A sign that the specialty coffee market in sunny San Diego is far from cresting, roaster/retailer Swell Coffee Co. has just opened a greatly expanded roastery inside a 2,600-square-foot warehouse space in the Midway District of Point Loma.
More than a year in the making, the roastery expansion essentially represents a new era in business for the company, founded five years ago as a single retail location in Mission Beach by John Vallas. Upgrading from a 3-kilo electric roaster to a 35-kilo Loring roaster, with room to add another, the Swell team has also added a destoner, a new sample roaster, and will soon be adding a six-bottle line for a new bottled cold brew.
“I have this huge building that we can grow into hopefully over the next four to five years,” Vallas told Daily Coffee News, adding that until the roaster or bottling line are running at higher capacities, he’s explored opening the facility up to other coffee companies for toll roasting or bottling relationships. “Looking at the production capacity we have that we’re not using right away, for us it makes financial sense to keep that roaster running. The coffee community here in San Diego is really small so we all know each other, and how we operate is kind of like an open book.”
For Vallas, the new roastery represents greater capacity not only for wholesale, but for spreading the coffee company’s farmer-first mentality. Vallas’ own journey in coffee has been relatively short but intense since pulling his first shot of espresso only after buying the first Swell Cafe. The company began roasting a year and a half ago, and Vallas’ entire mindset changed after an origin visit to Mexico in which he met farmers whose entire livelihood was based around coffee.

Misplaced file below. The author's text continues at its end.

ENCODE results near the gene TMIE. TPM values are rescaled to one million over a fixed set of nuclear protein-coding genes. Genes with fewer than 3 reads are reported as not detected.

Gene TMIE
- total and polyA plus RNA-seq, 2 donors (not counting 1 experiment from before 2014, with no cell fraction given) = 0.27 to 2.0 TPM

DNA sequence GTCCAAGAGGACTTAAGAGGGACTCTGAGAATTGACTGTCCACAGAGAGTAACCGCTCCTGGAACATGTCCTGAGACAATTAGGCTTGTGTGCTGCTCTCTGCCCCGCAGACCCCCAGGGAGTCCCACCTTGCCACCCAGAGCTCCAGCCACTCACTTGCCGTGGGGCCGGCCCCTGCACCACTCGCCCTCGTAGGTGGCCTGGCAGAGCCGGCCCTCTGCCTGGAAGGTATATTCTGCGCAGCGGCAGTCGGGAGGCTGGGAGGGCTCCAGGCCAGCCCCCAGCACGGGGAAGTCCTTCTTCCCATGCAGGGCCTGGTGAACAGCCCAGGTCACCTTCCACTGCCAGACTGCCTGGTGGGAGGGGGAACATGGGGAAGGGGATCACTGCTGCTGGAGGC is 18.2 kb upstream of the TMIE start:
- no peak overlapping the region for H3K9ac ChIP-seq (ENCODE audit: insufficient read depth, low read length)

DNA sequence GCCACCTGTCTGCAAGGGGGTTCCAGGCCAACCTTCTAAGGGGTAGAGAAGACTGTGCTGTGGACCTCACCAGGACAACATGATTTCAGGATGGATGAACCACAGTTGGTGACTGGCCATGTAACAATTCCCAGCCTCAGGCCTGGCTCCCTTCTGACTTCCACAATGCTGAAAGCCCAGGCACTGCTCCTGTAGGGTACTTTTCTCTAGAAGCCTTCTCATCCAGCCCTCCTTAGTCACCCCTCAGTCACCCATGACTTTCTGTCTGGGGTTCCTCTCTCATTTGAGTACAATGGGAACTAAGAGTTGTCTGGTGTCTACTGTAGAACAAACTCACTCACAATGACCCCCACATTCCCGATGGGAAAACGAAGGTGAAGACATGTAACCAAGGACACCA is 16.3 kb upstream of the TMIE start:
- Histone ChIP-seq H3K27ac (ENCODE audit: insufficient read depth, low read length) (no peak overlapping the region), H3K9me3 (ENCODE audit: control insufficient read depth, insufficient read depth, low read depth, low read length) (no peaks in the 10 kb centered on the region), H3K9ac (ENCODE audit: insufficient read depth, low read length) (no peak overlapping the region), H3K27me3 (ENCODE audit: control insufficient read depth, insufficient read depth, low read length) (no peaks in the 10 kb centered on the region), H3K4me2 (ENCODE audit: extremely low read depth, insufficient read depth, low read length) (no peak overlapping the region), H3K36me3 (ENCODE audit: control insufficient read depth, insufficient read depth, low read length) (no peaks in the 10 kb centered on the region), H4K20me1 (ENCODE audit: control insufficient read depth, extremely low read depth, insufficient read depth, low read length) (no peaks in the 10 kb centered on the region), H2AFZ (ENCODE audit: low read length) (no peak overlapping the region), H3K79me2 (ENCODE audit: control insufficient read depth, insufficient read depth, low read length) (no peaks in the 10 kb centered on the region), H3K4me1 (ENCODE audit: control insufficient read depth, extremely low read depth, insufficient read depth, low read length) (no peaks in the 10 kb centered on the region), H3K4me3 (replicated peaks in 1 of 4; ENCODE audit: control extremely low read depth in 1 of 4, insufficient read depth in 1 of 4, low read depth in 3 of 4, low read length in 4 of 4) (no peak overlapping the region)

“Of course every country is different and every farm is different, but it’s really from that first trip that I realized this is serious,” Vallas said. “I really got the idea that my business is responsible for this. Us spending $4 on a latte, that’s not trickling down. That’s not how it works. The whole system is set up for me to win. The whole system has rattled me.”
Since that time, Vallas has worked closely with various brokers in numerous countries to help facilitate direct, two-way communication between Swell and the farmers who produce its coffees. This communication is geared toward coordinating and facilitating quality improvements at farms and mills, while also “putting more US dollars in their pockets,” as Vallas described it.
“I don’t mean to take away from the brokers who are doing great things,” Vallas said. “We still work with brokers to help us facilitate the transaction and the transportation. But being able to work directly with people cultivating the trees, and understanding what they really need — or when we’re cupping and able to give them feedback — it’s not revolutionary, but it’s just not something you see happening very often.”
Vallas doesn’t shy away from working these kinds of relationships into Swell’s marketing, but he suggested it’s more of a true reflection of the company ethos than an opportunity to capitalize off a good story. Said Vallas, “If people ask and they’re interested, we give them an opportunity to ask about it, to let them know they’re making a positive choice by doing business with our cafe.”